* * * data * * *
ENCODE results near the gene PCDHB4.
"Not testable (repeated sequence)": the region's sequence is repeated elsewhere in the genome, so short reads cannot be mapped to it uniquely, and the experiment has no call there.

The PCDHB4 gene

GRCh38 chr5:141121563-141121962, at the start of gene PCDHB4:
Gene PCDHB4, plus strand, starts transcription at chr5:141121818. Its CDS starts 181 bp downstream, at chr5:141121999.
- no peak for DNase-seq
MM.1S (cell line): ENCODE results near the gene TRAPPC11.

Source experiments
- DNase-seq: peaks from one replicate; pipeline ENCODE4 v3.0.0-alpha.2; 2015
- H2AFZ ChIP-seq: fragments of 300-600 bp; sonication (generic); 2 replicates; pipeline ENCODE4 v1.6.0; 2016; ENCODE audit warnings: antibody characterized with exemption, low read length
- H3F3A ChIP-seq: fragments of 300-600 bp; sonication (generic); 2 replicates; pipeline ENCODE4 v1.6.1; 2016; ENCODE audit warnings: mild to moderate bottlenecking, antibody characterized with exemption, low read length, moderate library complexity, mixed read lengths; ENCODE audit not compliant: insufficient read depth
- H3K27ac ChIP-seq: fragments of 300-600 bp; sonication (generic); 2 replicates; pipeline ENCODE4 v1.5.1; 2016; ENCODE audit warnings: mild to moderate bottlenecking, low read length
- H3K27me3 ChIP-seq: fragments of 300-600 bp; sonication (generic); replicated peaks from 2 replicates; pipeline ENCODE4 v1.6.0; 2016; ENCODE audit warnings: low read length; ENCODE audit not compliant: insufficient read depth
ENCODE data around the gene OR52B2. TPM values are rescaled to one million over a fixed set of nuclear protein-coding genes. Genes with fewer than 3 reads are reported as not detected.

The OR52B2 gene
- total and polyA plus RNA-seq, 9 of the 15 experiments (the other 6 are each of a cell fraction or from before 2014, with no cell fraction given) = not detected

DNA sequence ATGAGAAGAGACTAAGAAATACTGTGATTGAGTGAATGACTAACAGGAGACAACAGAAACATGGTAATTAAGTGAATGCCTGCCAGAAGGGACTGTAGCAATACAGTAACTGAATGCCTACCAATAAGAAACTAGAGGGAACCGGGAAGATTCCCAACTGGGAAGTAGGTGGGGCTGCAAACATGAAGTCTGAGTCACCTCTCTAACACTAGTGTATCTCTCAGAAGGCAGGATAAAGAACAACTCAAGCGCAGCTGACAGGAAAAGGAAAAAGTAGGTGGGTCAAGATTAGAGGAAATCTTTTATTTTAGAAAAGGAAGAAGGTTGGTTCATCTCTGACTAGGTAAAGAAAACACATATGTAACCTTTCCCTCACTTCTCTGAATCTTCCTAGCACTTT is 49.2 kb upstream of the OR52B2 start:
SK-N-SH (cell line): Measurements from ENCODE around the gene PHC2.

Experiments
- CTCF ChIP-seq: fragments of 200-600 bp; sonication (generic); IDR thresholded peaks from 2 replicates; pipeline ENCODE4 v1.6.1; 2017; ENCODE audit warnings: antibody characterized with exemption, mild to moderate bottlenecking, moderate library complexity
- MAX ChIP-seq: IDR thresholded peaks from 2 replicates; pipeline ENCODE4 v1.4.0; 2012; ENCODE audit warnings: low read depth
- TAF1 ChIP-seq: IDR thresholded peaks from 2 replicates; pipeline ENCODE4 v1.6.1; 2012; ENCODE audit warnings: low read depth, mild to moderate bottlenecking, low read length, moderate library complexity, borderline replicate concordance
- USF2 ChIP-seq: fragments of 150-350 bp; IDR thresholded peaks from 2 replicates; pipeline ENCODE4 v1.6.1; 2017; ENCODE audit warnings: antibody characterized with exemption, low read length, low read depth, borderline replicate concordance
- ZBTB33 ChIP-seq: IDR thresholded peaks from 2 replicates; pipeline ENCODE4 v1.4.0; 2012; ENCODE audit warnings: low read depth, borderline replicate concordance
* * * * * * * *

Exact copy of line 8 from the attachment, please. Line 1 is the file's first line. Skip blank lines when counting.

Source experiments